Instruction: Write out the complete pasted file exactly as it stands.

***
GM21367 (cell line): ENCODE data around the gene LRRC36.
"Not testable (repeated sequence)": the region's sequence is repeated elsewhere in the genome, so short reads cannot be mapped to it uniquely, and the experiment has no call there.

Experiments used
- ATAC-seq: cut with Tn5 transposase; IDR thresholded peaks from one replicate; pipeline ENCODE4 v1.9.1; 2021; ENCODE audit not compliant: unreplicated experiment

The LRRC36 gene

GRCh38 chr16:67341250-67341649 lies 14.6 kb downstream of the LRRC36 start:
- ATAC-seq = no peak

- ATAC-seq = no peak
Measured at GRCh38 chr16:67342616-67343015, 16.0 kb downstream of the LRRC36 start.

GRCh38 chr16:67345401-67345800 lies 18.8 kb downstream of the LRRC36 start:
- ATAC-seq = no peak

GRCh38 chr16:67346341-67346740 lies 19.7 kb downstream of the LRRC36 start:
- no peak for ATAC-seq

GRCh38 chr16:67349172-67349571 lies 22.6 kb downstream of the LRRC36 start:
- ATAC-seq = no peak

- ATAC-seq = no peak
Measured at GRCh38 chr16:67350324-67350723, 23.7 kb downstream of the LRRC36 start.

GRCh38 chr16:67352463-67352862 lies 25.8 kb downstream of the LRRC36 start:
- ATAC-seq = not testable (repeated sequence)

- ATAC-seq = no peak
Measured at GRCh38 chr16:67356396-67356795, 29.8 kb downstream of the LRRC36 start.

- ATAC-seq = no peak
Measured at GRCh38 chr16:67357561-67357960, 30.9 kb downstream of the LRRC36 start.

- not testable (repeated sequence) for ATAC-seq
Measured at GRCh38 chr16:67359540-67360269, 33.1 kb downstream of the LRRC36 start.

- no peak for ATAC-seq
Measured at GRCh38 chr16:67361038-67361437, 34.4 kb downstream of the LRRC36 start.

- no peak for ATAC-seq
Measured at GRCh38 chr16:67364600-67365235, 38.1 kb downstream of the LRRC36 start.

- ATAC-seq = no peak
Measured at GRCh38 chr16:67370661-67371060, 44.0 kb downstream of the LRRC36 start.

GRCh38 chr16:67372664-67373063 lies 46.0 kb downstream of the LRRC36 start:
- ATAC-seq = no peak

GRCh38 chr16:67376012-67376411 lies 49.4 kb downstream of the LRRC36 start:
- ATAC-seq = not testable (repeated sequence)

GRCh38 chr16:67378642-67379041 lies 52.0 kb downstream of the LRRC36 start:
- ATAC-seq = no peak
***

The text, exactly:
GM21367 (cell line): ENCODE data around the gene LRRC36.
"Not testable (repeated sequence)": the region's sequence is repeated elsewhere in the genome, so short reads cannot be mapped to it uniquely, and the experiment has no call there.

Experiments used
- ATAC-seq: cut with Tn5 transposase; IDR thresholded peaks from one replicate; pipeline ENCODE4 v1.9.1; 2021; ENCODE audit not compliant: unreplicated experiment

The LRRC36 gene

GRCh38 chr16:67341250-67341649 lies 14.6 kb downstream of the LRRC36 start:
- ATAC-seq = no peak

- ATAC-seq = no peak
Measured at GRCh38 chr16:67342616-67343015, 16.0 kb downstream of the LRRC36 start.

GRCh38 chr16:67345401-67345800 lies 18.8 kb downstream of the LRRC36 start:
- ATAC-seq = no peak

GRCh38 chr16:67346341-67346740 lies 19.7 kb downstream of the LRRC36 start:
- no peak for ATAC-seq

GRCh38 chr16:67349172-67349571 lies 22.6 kb downstream of the LRRC36 start:
- ATAC-seq = no peak

- ATAC-seq = no peak
Measured at GRCh38 chr16:67350324-67350723, 23.7 kb downstream of the LRRC36 start.

GRCh38 chr16:67352463-67352862 lies 25.8 kb downstream of the LRRC36 start:
- ATAC-seq = not testable (repeated sequence)

- ATAC-seq = no peak
Measured at GRCh38 chr16:67356396-67356795, 29.8 kb downstream of the LRRC36 start.

- ATAC-seq = no peak
Measured at GRCh38 chr16:67357561-67357960, 30.9 kb downstream of the LRRC36 start.

- not testable (repeated sequence) for ATAC-seq
Measured at GRCh38 chr16:67359540-67360269, 33.1 kb downstream of the LRRC36 start.

- no peak for ATAC-seq
Measured at GRCh38 chr16:67361038-67361437, 34.4 kb downstream of the LRRC36 start.

- no peak for ATAC-seq
Measured at GRCh38 chr16:67364600-67365235, 38.1 kb downstream of the LRRC36 start.

- ATAC-seq = no peak
Measured at GRCh38 chr16:67370661-67371060, 44.0 kb downstream of the LRRC36 start.

GRCh38 chr16:67372664-67373063 lies 46.0 kb downstream of the LRRC36 start:
- ATAC-seq = no peak

GRCh38 chr16:67376012-67376411 lies 49.4 kb downstream of the LRRC36 start:
- ATAC-seq = not testable (repeated sequence)

GRCh38 chr16:67378642-67379041 lies 52.0 kb downstream of the LRRC36 start:
- ATAC-seq = no peak